New Delhi: Russia has declined to give Pakistan a 30 to 40 per cent discount on crude oil and said it cannot offer anything at the moment because “all volumes were committed”, according to a report by The News Thursday.
A Pakistani delegation, led by its State Minister for Petroleum Musadik Malik, was on a three-day visit to Moscow on 29 November to discuss issues such as the import of crude oil at discounted price, mode of payment, and shipment costs.
However, the talks did not end on a conclusive note, with the Russian side saying they will consider Pakistan’s demand and convey their decision via diplomatic channels, the report said.
The News also cited sources to say that Russia can offer crude oil to Pakistan at rates it provides to large client countries, which are reliable and sound economies, and at a suitable time. Moscow also said all its volumes were committed to big buyers currently.
The report further noted that Russia has asked Pakistan to first honour its commitment to the joint project named Pakistan Stream Gas Pipeline — to be laid down from Karachi to Lahore. During their talks in Moscow, Pakistan, however, said it wanted to change the project’s model.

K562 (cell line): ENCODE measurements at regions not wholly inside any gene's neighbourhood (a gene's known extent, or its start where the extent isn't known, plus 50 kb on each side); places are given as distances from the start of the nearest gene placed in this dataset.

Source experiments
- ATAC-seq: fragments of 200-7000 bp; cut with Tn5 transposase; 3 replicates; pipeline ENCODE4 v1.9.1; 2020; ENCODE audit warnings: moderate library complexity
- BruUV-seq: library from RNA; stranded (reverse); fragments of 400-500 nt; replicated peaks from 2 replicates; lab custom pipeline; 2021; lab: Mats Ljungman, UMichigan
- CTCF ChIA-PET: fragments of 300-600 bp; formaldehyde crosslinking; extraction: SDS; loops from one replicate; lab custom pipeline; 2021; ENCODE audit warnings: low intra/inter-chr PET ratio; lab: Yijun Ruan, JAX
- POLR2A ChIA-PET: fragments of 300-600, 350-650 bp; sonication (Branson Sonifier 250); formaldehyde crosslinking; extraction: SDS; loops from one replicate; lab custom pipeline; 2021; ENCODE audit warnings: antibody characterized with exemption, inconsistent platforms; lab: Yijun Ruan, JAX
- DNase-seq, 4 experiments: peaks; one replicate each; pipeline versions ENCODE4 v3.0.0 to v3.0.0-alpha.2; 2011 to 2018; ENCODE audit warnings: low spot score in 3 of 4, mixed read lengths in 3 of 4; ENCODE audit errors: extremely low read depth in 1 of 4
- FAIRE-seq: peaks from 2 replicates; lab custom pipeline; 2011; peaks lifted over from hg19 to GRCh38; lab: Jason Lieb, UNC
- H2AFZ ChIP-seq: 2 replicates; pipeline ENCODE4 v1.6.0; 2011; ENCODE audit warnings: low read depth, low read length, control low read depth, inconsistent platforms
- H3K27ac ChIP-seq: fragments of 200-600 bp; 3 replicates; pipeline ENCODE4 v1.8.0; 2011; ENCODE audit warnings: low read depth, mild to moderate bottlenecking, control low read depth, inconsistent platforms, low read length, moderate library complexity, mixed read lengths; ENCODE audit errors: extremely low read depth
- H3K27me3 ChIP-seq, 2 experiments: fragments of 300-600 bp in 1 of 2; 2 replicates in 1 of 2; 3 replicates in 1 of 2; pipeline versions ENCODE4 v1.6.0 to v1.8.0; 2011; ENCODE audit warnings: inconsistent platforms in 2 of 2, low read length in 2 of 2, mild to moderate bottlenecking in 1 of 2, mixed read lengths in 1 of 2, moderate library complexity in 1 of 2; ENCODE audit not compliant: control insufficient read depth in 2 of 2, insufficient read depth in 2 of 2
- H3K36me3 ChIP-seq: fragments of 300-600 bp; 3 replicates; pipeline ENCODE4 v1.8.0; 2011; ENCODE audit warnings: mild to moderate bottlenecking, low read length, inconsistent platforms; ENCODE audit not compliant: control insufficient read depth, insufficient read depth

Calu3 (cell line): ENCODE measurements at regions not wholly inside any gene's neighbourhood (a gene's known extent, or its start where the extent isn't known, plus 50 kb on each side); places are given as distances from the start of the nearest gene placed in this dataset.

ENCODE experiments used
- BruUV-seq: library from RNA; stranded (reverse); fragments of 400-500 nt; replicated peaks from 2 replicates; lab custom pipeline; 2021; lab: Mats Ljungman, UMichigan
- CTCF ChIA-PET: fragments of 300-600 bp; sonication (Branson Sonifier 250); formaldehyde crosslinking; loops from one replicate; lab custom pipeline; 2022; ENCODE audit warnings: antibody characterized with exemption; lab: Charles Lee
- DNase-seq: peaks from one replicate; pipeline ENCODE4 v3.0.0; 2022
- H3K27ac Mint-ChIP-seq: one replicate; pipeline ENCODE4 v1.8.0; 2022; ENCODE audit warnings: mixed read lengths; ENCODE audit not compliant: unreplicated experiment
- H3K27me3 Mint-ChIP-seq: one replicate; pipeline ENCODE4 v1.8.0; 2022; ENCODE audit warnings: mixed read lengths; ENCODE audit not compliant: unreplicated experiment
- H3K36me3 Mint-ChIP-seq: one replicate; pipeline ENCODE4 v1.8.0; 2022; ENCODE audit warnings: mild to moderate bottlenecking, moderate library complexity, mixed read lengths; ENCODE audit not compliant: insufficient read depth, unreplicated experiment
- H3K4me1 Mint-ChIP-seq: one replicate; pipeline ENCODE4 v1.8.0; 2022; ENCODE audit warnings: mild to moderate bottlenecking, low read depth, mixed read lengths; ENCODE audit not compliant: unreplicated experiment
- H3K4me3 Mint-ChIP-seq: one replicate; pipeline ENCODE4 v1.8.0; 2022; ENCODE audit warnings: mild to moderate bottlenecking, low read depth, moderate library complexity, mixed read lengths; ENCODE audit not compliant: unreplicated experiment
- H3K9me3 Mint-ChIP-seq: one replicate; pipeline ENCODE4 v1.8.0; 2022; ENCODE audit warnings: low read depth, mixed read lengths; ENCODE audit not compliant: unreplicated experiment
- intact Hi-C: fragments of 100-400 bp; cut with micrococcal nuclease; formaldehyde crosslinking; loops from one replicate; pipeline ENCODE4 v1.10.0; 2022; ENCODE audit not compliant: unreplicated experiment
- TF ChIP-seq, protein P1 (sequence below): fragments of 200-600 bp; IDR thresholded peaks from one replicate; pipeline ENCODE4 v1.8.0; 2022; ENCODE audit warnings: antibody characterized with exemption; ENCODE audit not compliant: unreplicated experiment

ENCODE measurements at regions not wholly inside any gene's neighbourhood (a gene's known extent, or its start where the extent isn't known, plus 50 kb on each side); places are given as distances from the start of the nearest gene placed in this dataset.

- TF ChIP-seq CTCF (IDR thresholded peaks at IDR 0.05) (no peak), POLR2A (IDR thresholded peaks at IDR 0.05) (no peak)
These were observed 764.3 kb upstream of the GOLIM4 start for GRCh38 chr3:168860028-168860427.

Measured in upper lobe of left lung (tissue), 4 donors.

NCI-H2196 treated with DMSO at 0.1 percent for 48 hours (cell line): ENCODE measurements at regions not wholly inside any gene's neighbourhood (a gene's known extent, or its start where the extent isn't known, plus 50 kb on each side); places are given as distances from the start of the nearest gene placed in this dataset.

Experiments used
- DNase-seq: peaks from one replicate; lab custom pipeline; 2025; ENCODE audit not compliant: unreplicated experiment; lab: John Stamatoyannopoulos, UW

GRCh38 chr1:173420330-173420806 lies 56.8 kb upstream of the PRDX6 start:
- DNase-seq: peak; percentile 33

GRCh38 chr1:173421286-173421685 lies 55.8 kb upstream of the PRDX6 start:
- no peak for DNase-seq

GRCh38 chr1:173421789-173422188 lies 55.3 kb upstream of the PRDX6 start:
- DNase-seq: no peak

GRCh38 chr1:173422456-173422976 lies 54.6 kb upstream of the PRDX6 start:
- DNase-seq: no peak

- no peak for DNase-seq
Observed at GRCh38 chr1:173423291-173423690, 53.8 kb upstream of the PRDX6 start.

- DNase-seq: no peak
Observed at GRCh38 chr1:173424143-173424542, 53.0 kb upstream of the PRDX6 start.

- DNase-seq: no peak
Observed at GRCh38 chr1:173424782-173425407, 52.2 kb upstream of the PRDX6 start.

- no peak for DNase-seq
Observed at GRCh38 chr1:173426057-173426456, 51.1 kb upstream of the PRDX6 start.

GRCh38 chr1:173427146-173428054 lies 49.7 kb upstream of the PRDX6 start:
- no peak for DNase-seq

Russia, meanwhile, claimed the project’s model, under the shareholding GtG (government to government) arrangement, had already been finalised and only some clauses were left for agreement, said the report.
Fuel deal similar to India
Pakistan Finance Minister Ishaq Dar had on 13 November said the US cannot stop Islamabad from purchasing Russian oil. He also said that Islamabad intended to enter into the fuel import deal with Moscow on terms similar to those agreed for New Delhi.
On 30 November, the US State Department said it has no objection to Russian crude oil imports by Pakistan.
America also said it does not have sanctions in place against Russian energy exports to other countries and that it was aware of the Pakistani delegation’s visit to Moscow.
“We recognise the pressure that governments are facing to secure affordable fuel supplies…We have been very clear that each country will have to make its own choices, based on its own circumstances, in terms of energy imports,” the department was quoted as saying.
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